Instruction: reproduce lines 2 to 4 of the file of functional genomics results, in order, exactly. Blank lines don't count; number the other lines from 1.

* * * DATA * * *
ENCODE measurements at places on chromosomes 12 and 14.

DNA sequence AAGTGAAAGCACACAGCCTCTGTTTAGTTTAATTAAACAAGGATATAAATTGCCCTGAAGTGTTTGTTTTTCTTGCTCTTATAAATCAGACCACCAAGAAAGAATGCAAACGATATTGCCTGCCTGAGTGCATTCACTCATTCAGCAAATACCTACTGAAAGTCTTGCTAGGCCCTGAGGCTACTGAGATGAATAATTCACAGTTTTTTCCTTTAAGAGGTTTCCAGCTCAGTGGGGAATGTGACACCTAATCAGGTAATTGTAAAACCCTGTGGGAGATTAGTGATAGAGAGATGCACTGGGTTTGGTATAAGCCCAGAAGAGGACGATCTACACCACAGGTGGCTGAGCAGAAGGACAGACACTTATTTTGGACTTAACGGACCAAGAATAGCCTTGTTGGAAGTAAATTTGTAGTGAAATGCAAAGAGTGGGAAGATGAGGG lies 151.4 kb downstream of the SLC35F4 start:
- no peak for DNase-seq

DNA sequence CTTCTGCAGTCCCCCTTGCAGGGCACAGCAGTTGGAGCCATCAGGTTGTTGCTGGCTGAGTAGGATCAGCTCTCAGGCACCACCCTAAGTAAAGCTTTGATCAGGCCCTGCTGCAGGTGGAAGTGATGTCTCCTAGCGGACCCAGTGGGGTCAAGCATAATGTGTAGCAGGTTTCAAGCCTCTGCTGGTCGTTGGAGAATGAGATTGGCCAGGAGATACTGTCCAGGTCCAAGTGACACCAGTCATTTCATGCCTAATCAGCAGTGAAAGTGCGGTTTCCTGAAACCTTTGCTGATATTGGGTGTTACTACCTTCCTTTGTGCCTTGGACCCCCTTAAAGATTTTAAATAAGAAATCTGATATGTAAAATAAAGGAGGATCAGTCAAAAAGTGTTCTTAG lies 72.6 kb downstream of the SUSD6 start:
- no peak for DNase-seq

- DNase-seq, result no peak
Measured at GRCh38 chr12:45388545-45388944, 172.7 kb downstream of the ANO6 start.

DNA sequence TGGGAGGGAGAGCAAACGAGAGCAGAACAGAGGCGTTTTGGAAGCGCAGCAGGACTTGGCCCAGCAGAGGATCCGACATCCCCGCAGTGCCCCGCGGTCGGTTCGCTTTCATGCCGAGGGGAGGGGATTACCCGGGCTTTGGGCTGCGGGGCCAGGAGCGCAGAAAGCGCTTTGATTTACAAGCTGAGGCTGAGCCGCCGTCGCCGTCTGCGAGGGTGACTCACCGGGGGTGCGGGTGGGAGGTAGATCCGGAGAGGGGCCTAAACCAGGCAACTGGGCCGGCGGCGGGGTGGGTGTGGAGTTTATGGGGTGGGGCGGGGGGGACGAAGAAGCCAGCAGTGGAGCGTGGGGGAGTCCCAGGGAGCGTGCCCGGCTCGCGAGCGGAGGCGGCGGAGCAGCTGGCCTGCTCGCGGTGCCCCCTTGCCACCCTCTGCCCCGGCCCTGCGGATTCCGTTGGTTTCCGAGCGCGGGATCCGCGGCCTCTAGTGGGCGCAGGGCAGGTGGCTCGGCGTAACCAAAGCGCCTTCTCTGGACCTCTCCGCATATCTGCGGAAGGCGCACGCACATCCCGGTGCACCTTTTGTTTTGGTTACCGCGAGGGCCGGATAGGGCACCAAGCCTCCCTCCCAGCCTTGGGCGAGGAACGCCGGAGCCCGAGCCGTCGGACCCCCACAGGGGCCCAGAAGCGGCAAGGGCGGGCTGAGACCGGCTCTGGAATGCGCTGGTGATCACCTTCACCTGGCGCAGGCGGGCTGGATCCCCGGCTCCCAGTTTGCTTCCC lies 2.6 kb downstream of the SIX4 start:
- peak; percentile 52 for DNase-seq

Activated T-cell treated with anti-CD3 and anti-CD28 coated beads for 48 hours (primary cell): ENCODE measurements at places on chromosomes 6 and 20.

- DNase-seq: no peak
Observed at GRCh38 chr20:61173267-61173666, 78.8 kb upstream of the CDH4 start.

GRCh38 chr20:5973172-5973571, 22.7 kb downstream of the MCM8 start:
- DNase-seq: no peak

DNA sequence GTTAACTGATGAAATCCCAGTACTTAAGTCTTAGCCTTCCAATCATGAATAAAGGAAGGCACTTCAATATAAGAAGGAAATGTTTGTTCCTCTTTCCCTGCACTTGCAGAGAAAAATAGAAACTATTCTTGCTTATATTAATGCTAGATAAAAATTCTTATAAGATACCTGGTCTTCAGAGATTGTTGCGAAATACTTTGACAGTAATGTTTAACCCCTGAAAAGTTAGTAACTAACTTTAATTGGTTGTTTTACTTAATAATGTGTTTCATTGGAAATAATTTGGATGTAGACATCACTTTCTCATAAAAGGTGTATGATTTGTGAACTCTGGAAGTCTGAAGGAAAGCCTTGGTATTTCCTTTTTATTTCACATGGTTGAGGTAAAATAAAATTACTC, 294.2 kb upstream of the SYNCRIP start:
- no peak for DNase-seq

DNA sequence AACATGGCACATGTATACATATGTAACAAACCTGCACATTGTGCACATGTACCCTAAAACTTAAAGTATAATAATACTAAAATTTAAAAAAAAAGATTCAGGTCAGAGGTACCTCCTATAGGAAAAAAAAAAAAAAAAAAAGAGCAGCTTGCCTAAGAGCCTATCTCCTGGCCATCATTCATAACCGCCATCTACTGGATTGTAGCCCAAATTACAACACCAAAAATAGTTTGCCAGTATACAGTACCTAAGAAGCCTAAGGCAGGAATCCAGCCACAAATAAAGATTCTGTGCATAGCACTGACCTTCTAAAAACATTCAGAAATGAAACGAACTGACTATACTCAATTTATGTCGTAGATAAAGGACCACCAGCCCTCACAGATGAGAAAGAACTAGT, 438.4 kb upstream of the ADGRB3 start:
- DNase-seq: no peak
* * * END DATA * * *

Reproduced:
DNA sequence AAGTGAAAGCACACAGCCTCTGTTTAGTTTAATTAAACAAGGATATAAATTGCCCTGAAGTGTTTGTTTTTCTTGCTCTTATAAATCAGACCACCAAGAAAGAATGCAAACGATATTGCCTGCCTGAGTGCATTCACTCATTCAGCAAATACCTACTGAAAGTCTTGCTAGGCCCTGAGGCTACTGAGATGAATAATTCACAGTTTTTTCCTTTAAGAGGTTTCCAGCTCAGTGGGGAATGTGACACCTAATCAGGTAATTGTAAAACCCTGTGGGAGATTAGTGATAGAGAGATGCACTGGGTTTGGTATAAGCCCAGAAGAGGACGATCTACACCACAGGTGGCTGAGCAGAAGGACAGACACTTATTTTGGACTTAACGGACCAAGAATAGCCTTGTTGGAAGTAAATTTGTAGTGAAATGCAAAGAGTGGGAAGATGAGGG lies 151.4 kb downstream of the SLC35F4 start:
- no peak for DNase-seq

DNA sequence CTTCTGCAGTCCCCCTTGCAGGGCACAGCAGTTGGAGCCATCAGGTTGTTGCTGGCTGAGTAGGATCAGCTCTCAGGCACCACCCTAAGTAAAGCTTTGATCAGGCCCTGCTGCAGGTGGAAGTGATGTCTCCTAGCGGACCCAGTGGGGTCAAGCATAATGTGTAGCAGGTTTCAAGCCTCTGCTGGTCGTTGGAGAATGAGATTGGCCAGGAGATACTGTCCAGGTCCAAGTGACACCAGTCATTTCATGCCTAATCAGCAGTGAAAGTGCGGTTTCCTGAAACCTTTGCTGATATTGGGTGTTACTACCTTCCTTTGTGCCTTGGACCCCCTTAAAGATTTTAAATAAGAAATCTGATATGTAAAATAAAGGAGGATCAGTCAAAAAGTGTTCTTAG lies 72.6 kb downstream of the SUSD6 start: